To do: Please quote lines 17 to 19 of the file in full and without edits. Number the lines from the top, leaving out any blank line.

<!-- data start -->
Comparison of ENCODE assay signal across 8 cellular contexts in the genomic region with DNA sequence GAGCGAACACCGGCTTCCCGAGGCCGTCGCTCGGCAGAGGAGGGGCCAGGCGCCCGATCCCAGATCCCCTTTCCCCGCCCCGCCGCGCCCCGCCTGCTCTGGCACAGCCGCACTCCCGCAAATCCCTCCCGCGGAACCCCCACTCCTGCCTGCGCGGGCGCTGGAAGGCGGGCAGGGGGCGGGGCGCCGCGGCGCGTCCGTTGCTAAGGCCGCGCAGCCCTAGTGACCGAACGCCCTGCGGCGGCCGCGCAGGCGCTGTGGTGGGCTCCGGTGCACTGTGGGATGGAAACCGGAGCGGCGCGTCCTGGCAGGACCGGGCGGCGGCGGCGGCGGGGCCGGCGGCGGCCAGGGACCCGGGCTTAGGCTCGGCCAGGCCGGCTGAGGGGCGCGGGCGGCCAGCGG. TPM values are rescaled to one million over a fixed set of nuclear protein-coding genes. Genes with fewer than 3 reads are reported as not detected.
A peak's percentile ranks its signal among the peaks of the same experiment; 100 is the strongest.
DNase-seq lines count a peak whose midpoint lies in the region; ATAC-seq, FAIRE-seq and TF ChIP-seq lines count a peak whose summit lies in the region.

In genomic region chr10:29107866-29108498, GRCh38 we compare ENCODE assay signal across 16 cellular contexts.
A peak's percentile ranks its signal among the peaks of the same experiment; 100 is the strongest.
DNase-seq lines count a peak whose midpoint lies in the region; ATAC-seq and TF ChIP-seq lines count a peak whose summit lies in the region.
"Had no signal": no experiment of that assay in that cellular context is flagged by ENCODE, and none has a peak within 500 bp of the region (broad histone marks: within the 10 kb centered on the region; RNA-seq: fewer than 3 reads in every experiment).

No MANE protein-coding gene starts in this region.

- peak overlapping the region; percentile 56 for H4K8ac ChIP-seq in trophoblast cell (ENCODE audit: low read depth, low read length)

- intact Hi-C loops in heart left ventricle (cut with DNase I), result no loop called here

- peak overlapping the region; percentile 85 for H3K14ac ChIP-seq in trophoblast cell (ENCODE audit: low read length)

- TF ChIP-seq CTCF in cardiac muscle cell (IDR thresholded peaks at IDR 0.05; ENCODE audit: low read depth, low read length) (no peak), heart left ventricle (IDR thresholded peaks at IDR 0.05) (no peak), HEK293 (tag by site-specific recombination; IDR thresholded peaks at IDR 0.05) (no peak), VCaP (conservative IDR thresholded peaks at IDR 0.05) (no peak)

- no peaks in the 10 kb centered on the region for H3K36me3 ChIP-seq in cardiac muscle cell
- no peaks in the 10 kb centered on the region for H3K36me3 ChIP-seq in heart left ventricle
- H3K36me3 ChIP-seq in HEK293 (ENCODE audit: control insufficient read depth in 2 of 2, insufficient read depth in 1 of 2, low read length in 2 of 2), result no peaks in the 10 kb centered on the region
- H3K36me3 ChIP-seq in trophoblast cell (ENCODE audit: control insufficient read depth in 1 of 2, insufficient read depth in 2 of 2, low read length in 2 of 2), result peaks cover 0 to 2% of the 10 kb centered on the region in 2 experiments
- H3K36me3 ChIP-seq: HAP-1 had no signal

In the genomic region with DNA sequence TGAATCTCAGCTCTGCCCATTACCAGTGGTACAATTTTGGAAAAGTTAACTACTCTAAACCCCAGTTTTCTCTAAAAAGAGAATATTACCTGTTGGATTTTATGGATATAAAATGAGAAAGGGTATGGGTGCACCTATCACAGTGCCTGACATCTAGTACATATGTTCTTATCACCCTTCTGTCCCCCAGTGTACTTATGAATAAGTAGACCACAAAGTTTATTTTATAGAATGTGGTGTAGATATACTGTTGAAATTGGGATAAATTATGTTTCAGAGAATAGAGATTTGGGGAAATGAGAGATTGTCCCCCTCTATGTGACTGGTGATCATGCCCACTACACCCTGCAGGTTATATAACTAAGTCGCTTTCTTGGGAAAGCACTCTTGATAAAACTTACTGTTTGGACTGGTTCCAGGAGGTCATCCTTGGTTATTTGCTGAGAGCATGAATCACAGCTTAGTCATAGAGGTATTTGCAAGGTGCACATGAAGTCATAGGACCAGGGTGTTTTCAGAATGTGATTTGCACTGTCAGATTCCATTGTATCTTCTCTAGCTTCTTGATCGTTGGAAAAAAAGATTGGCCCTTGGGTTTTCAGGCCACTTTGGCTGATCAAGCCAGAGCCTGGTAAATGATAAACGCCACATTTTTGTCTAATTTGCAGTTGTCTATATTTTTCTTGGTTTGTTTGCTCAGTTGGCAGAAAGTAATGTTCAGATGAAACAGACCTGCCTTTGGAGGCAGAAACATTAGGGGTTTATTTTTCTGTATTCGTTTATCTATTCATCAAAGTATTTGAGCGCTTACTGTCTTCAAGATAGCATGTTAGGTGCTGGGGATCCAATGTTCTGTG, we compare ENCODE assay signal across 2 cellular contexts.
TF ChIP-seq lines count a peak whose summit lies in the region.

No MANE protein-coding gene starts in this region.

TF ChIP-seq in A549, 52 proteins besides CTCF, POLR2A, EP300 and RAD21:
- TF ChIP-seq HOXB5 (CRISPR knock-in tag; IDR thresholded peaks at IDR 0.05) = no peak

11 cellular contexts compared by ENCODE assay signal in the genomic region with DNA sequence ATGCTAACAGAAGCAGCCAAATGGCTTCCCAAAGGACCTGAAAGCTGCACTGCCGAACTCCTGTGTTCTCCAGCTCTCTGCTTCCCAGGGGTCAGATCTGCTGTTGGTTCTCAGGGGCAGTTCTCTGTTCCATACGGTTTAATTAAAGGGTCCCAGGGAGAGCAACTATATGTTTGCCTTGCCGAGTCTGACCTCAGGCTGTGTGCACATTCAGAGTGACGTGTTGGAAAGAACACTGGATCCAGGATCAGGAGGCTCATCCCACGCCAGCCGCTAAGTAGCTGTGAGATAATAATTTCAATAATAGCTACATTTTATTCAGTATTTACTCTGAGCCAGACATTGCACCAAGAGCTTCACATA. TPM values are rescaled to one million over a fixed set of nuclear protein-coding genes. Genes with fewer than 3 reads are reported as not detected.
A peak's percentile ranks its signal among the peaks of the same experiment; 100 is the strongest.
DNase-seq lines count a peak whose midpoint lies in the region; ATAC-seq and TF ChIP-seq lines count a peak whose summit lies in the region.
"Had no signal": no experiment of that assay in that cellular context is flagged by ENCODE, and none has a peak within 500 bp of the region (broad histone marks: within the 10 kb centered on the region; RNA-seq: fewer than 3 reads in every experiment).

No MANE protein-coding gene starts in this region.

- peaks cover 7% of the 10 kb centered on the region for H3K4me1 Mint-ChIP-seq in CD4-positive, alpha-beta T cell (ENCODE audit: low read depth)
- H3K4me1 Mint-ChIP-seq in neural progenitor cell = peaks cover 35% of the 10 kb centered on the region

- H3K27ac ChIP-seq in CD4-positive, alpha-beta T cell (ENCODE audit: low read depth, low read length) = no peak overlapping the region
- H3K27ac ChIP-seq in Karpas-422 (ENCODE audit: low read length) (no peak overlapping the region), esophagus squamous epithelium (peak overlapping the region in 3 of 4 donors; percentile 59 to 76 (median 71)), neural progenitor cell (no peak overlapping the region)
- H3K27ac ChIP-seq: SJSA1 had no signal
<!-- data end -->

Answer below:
- H3K36me3 ChIP-seq: HAP-1 had no signal

In the genomic region with DNA sequence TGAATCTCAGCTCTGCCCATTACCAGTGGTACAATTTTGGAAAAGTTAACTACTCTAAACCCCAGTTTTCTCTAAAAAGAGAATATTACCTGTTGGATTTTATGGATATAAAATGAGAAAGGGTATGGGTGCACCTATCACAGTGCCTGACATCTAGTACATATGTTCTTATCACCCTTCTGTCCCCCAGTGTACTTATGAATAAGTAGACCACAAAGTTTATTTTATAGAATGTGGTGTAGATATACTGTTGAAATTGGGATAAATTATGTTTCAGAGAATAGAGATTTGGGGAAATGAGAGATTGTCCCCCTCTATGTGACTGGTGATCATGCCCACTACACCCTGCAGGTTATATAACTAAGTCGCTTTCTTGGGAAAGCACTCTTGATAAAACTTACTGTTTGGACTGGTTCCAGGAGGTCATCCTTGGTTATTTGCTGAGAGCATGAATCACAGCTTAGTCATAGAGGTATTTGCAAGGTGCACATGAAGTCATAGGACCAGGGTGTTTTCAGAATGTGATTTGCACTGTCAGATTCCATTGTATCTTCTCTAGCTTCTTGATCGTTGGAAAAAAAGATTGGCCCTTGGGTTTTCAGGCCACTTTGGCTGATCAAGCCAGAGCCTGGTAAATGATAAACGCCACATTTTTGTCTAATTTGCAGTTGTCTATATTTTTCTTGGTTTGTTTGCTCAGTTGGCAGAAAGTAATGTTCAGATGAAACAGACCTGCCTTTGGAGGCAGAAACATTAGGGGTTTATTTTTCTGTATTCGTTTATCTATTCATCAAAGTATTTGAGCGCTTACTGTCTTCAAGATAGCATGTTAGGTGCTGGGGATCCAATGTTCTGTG, we compare ENCODE assay signal across 2 cellular contexts.
TF ChIP-seq lines count a peak whose summit lies in the region.